The Gold Rush Movie Analysis Essay

The Gold Rush Movie Analysis Essay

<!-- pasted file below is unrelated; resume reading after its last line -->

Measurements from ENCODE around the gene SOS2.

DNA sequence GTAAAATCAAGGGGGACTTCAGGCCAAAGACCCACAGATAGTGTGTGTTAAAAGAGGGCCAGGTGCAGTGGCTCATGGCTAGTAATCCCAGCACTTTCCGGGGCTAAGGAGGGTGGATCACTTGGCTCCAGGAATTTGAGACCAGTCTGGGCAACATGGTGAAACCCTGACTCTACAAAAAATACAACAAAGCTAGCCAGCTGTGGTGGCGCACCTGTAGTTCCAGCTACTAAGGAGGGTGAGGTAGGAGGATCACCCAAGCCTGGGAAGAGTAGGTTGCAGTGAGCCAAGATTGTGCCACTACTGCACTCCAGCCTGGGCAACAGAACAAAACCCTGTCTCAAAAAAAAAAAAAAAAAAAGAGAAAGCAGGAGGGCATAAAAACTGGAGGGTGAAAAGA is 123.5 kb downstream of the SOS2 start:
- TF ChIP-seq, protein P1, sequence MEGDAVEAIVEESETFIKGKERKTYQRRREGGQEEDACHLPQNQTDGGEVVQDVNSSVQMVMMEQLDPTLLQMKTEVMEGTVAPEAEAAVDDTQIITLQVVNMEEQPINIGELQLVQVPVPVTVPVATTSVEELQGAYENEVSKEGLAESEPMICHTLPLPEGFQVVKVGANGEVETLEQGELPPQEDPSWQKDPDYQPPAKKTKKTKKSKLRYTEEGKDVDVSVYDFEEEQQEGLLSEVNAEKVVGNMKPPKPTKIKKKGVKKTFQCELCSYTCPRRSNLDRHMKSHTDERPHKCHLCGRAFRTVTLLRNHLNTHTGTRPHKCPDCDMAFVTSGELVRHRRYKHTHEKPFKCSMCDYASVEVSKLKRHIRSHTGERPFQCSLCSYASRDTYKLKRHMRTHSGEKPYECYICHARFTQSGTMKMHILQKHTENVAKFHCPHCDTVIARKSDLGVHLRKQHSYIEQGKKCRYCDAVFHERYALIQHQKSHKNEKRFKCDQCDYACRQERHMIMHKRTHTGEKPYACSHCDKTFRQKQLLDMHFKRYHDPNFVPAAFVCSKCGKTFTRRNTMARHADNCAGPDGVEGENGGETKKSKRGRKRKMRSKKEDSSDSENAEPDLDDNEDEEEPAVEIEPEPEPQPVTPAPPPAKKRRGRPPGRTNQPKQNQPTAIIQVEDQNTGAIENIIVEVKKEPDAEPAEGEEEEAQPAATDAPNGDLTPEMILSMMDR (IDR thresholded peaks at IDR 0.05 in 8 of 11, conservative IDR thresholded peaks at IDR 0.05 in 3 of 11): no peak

Often when looking at a comedy, the audience focuses on the sentiments they feel rather than the deeper meanings behind the actions. Every comedic movie illustrates and denounces aspects of the society in which it was produced.  As the introduction mentioned, every comedy has a deeper meaning. As illustrated in Chapter Eight of the textbook, the function of comedies is to provide their audiences with a break from their worries. Comedy also has the purpose to, “… release that which society as a whole tries to hold in check.” (Belton 151). Often, discussing difficult topics such as racism, classism, and sexism can be hard, but by framing the issue with humor they seem more palatable. “… Humor is a form of psychological processing, a coping mechanism that helps people to deal with complex and contradictory messages…” it helps the audience laugh at the irony but also reflect on the social issues (O’Hara 3). Multiple techniques are used to accomplish comedic relief while talking about serious topics. The most common techniques discussed in the book are the techniques of Slapstick and Screwball comedies, where the character gets injured to exemplify the consequences of the issues. Another technique brought to light was the Beta-male stereotypes, which help exemplify the disparity of social class among characters. The job of a comedy is to show the harm of social issues, and how resolving them can create a better society (Belton 180). To better understand how comedies changed through time, I compared Charlie Chaplin’s: The Gold Rush (1925) to Bridesmaids (2011).  I chose The Gold Rush because it was one of the first movies in the Comedic boom of the 20s. Chaplin starts the movie in the snow-covered mountains during a storm, he stumbles into a cabin occupied by Black Larsen and Jim McKay. For a while, they cohabitate in the cabin, then Larsen leaves and steals Jim’s gold. Jim and Chaplin stay in the cabin, eat shoes, and starve, and at a certain point, they part ways. Chaplin goes to a nearby town and falls in love with a girl named Georgia, who does not reciprocate. Meanwhile, Jim finds Larsen stealing his gold, Larsen attacks Jim and gives him amnesia, then Larsen flees with the treasure and dies. Jim having amnesia could not remember where he put the gold, so he asks Chaplin to help him find the cabin near the gold. After they find the cabin, the men become rich and return home as multimillionaires, and Chaplin reunites with Georgia (Chaplin). Being that the movie was silent Chaplin had to use Slapstick, so he was often being injured by characters, had to eat a shoe, and almost had his cabin fall off a cliff, to illustrate the themes of the story. On the surface, the movie seems light-hearted, but Chaplin created his movies to denounce different social aspects of the 20s (Belton 162). The major social issue the film brings to light was the cruelty brought on by the materialism of the 20s (Vance 1). There was no brotherhood between the characters because they had to survive and become rich, illustrated by Jim almost killing Chaplin due to his starvation and only having a shoe for Thanksgiving. Piggybacking off the first point was the theme of poverty, Jim and Chaplin only had a shoe to eat for Thanksgiving (Reid 2). This movie perfectly fits the genera of Comedy for its ability to denounce society’s issues in a light-hearted manner.  For the second film, I chose Bridesmaids, because it is a classic comedy of the 21st century. The film plot revolves around Lillian, who is getting married to Doug, and asks her best friend Annie to be the Maid of Honor. Helen, who is the wife of Lillian’s fiancés boss, instead wants to usurp the Maid of Honor position from Annie and prove she knows Lillian better. The movie evolves with Annie trying her best to make the bridal party happy, while Helen is constantly one-upping her, until the end when Helen realizes that she was wrong (Feig1). The societal implications of the movie were the disparity in social class, and the cruelty of women. The whole reason Helen was able to one-up Annie was that she had money and richer tastes, while Annie was the only member of the bridal group that did not have enough money to afford first-class to Vegas or the Bridesmaid dress. As said in the book Annie represented a Beta-female, she did not have a stable job and was living at home with her mother, she was happy that Lilly was moving on with her life but did not want things to change (Belton 180). The other societal issue was the cruelty of women, Helen was so mean to Annie because she needed validation, and no one in the bridal party stood up for Annie (Rajczak 1). Bridesmaids is the perfect example of a Screwball comedy of its time, especially when all the women got food poisoning in the bridal store.  Even though The Gold Rush and Bridesmaids were made 86 years apart they share similar social issues. Both address the concept of social class and being an outsider. In The Gold Rush, Chaplin dealt with the drawbacks of poverty when trying to make a New Year’s meal, while in Bridesmaid Annie dealt with poverty when sitting on the plane in coach, while her friends were in first-class. Another similarity is that both characters are outsiders within their groups and must find their way. Both movies fit into Comedy because they illustrate the social dilemmas while making the audience laugh.  Despite the time difference societal issues have not changed. Genres such as Comedy have the job to fill a need in society. Although the common viewer only focuses on if the movie made them laugh there is a deeper meaning. Comedies have been impacting people’s views on society for a century now, and the techniques have not changed too much, meaning it is effective at its job.Simply press the button, and we’ll handle the rest!

 

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